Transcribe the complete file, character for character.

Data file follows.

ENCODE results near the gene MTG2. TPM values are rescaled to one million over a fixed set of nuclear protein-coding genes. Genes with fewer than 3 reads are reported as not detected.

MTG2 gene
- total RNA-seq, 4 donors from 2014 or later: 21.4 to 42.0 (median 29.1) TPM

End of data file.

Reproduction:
ENCODE results near the gene MTG2. TPM values are rescaled to one million over a fixed set of nuclear protein-coding genes. Genes with fewer than 3 reads are reported as not detected.

MTG2 gene
- total RNA-seq, 4 donors from 2014 or later: 21.4 to 42.0 (median 29.1) TPM